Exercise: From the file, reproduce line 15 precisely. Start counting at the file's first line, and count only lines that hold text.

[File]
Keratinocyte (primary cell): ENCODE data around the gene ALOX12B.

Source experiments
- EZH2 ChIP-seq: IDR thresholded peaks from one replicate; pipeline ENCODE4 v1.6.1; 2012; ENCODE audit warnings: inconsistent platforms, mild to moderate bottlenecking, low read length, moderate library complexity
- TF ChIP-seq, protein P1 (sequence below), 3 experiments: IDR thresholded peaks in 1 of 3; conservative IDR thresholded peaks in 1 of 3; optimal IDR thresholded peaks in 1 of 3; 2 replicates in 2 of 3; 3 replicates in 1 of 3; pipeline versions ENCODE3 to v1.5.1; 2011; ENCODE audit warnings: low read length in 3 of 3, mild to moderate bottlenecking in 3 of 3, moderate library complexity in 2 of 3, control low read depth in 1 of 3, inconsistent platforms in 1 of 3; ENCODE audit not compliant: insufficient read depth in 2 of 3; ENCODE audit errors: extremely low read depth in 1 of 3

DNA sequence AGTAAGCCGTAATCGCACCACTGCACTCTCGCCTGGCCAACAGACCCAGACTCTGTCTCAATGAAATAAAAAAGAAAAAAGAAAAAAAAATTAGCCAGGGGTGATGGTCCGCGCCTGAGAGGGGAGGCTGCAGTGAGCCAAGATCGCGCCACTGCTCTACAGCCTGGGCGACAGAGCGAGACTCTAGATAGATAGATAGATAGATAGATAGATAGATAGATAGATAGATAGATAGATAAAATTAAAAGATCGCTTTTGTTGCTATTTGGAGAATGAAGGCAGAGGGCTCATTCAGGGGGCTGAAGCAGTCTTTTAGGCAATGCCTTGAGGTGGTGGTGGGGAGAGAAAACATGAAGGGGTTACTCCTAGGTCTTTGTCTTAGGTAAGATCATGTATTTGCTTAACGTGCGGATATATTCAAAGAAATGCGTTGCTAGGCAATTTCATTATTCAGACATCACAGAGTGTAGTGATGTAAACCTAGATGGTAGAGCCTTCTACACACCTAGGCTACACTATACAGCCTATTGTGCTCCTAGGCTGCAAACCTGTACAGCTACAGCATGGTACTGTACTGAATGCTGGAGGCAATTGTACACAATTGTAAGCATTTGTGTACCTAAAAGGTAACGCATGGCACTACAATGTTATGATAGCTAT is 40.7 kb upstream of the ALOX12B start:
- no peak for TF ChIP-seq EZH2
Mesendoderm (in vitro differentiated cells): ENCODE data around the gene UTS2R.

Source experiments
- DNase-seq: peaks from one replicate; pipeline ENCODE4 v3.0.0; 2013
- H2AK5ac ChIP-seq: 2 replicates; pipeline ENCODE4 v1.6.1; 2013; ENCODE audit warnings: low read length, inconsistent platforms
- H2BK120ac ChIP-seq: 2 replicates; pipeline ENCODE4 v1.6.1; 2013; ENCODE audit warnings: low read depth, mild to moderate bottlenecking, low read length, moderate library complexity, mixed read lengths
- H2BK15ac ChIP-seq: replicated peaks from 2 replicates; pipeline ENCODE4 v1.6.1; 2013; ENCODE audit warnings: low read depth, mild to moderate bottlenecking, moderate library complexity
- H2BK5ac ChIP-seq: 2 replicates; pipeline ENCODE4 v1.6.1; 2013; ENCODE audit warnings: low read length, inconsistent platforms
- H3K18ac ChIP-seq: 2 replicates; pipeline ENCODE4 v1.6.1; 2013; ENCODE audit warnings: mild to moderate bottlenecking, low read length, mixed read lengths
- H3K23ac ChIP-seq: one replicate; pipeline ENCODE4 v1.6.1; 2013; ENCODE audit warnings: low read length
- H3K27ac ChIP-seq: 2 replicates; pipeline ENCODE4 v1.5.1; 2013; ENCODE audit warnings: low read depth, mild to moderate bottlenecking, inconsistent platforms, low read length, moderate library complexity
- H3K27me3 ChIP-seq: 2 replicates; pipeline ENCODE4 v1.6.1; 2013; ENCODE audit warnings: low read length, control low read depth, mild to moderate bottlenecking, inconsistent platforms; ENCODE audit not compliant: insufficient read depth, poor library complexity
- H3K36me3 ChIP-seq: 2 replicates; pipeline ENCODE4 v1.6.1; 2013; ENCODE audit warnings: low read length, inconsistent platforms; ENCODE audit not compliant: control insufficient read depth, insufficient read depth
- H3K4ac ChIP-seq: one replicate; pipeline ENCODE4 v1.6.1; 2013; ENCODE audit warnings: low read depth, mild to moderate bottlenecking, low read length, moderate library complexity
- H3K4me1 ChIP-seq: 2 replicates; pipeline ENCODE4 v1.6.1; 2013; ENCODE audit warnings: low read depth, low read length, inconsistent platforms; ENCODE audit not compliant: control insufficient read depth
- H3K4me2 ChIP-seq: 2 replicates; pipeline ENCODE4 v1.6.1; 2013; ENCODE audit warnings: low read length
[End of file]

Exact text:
- H3K23ac ChIP-seq: one replicate; pipeline ENCODE4 v1.6.1; 2013; ENCODE audit warnings: low read length